Minsk not rushing to ratify Eurasian Economic Union treaty
Inasmuch as the Belarusian authorities anticipate strengthening their positions on the international arena, they will deliberately put off the ratification of the Eurasian Economic Union (EEU) founding treaty. Due to the Kremlin’s actions in relation to Ukraine and its aggressive rhetoric (the so-called “Russian world” ideology), the Kazakh and Belarusian leaders want to make sure they are playing safe. Amid increasing pressure from the West on Russia, Minsk and Astana seek to limit Eurasian integration to economic cooperation only by blocking the expansion of the political agenda.
The Russia’s State Duma has promised to speed up ratification of the EAEC Treaty, expecting that Astana and Minsk will do the same.
On May 29th in Astana, the presidents of Belarus, Russia and Kazakhstan signed the Eurasian Economic Union founding treaty, which should take effect on January 1st, 2015. Russia insists on all parties ratifying the EEU founding treaty “simultaneously, if possible”.
Currently, only Russia has submitted the ratification bill to the Parliament (in early September). However, there are no doubts that Belarus and Kazakhstan will complete all required procedures before the year-end.
It should be noted that the EEU envisages economic integration only, which is an achievement for Astana and Minsk as the Kremlin also wants closer political integration. The political component was entirely crossed out from the final draft of the Treaty thanks to efforts by Kazakh and Belarusian negotiators. Originally, the treaty also included "non-economic" clauses relating to border control and safety, common citizenship, foreign policy, defence and security, as well as health, education, science and culture.
The parties agreed to develop cooperation in “non-economic” spheres within other post-Soviet integration structures or bilaterally. For example, Secretary of the Belarus-Russia Union State Rapota proposed to introduce a common visa within the Union State (similar to the Schengen visa in the EU). However, Belarus was not keen on this initiative. Belarus’ Foreign Ministry Spokesman Mironchik said that “currently there are no negotiations about this issue”.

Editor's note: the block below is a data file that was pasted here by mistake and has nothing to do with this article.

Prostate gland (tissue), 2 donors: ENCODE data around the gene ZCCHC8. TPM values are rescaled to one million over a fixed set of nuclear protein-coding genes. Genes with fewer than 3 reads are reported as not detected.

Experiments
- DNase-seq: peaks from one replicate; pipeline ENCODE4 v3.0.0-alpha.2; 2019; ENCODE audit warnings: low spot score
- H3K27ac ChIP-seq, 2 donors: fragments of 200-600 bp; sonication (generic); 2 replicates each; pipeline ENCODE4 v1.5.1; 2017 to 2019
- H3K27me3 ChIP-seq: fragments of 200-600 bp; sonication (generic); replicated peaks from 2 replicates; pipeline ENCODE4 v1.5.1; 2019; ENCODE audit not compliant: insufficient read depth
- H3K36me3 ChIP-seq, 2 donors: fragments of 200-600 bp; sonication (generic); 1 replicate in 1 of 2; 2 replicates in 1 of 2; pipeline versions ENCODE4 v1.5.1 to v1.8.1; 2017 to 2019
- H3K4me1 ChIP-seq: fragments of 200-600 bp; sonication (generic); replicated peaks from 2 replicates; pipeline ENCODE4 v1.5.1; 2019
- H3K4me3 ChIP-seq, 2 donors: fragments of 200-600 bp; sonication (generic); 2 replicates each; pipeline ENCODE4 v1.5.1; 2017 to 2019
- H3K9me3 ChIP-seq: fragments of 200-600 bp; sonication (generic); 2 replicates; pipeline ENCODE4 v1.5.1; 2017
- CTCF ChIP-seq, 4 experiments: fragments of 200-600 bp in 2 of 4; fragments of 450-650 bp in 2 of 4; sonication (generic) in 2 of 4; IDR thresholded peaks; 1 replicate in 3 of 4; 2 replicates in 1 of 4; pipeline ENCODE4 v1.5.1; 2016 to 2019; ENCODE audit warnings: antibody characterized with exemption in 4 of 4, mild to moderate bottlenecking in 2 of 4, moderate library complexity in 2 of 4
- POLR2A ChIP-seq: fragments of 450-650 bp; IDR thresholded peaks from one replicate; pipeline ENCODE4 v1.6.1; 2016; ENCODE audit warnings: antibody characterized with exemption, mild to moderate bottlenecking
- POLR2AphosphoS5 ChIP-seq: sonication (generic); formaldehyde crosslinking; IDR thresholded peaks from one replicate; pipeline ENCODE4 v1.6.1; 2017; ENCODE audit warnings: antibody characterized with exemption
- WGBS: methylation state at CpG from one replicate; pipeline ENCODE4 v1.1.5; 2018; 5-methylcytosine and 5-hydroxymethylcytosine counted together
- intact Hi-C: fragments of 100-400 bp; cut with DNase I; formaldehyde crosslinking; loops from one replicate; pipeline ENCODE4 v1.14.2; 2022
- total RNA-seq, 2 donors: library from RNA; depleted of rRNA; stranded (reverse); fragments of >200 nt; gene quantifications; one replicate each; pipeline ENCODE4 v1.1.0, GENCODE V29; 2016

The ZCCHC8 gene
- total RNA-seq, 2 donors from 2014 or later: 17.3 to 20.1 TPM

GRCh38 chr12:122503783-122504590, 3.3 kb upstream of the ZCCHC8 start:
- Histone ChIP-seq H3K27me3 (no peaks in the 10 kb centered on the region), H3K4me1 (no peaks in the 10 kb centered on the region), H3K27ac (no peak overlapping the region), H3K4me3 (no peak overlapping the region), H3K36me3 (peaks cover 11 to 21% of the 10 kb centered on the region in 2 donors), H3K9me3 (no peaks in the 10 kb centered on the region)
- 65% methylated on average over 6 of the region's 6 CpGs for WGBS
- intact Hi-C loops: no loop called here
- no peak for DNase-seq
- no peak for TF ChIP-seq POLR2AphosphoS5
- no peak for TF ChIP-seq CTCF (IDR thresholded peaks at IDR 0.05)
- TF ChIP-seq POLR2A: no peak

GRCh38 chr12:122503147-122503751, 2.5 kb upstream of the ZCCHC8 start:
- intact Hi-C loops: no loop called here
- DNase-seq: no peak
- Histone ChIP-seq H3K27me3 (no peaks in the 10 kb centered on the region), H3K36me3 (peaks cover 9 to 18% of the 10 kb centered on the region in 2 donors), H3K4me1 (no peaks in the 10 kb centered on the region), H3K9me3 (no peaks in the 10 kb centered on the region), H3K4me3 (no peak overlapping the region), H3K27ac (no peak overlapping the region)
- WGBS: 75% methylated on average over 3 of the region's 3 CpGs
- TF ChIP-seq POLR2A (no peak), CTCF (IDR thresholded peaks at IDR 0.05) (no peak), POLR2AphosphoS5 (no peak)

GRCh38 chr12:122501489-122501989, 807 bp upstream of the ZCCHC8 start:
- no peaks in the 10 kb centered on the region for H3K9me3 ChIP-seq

Meanwhile, escalating tension in Russo-Ukrainian relations and the Kremlin’s aggressive rhetoric about"protecting the Russian world" have prompted Belarus and Kazakhstan to react. For example, President Nursultan Nazarbayev said that should the Kazakh’s national interests be threatened, Kazakhstan would leave the Eurasian Union.
Minsk seeks to strengthen its international position and to improve relations with the West due to its neutral position in the Russo-Ukrainian crisis and serving as a platform for the settlement negotiations. In addition, Belarus seeks to avoid undue attention to her participation in the EEU amid increasing sanctions pressure from the West on Russia.
Belarus is unlikely to submit the EEU treaty ratification bill to Parliament before late autumn.
According to Belstat, in August 7,600 people were dismissed, including 4,800 civil servants. Dismissals of civil servants were due to the optimisation in the public administration by up to 30%. Some civil servants would retain their job however would lose the status of a civil servant. Vacancies on the labour market are likely to reduce in number, thanks to the optimisation, the state administration would increase wages for public servants. The payroll fund for retained employees is likely to increase and some former state employees are likely to get jobs in affiliated organizations. The optimisation of the state apparatus should complete by January 1st, 2018, and some former civil servants are likely to join the ranks of the unemployed.